Tonga customs and research ideas

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Wesleyan Church in Neiafu, Vavau, Tonga, 1884. Image courtesy of The George Handy Bates Samoan Papers, University of Delaware Library, Newark, DE.
Pacific Island Guide  >  Tongan Customs

A case study with research steps, and description of genealogy resources in the Family History Library.


The importance of correct family lines is jealously guarded, and has everything to do with land acquisition and passing on the titles of nobility. These concepts pre-date the Christian era.

In the case of weddings or funerals, there is a very exact order of things to follow. Who is in charge and makes the decisions is decided by the extended family, rather than the immediate family. Every person is inferior or superior to other family members. A female usually outranks a male, sometimes going back a couple of generations. Each person must know his or her place in the family genealogy to determine who is sitting in the proper place in the kava circle, which has great importance in the social and political life of each person.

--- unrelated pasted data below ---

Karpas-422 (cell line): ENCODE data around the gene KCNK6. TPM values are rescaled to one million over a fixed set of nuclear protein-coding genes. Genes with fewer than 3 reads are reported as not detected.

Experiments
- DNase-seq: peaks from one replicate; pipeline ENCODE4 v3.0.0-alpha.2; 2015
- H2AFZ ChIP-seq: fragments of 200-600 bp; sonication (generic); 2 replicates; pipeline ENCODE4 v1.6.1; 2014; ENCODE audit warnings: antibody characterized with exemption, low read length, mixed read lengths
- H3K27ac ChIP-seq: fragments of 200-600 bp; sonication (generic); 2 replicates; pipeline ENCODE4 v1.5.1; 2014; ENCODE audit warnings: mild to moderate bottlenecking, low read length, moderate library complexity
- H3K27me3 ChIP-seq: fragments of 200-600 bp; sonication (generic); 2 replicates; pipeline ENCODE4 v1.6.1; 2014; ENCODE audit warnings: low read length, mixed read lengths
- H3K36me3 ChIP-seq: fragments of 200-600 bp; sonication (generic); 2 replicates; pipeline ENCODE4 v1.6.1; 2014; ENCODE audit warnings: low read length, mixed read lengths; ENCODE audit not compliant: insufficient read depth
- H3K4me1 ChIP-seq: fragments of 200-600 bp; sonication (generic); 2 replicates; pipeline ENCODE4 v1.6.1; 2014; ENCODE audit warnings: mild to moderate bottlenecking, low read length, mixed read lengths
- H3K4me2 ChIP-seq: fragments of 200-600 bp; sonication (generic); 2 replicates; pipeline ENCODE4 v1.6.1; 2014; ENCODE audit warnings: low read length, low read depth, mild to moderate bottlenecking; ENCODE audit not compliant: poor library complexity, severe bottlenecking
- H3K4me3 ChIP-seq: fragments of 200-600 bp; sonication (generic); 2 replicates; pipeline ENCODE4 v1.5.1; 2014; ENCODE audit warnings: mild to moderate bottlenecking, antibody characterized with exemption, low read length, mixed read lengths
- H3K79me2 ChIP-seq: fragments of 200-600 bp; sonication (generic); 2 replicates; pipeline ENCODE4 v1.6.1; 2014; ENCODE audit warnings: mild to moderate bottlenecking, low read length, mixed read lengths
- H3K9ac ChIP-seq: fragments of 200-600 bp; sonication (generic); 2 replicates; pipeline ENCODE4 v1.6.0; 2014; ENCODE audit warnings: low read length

To keep track of family ties, many Tongans make a Hohoko map, which shows the descendants of their ancestral lines. The ancestral family is called the Ha`a, and most of us know which ha`a we are from. This is helpful in doing our family history.


People move from one village to another, so find out where your ancestors lived during their lives. Then study the history of the villages where they lived.

If you do a village family history project, non-member neighbors as well as members should be contacted and included in the project, especially the Nobles. Not many of the Nobles are members of the Church now, but their parents and grandparents fed the missionaries, and they may be interested in finding out more about this.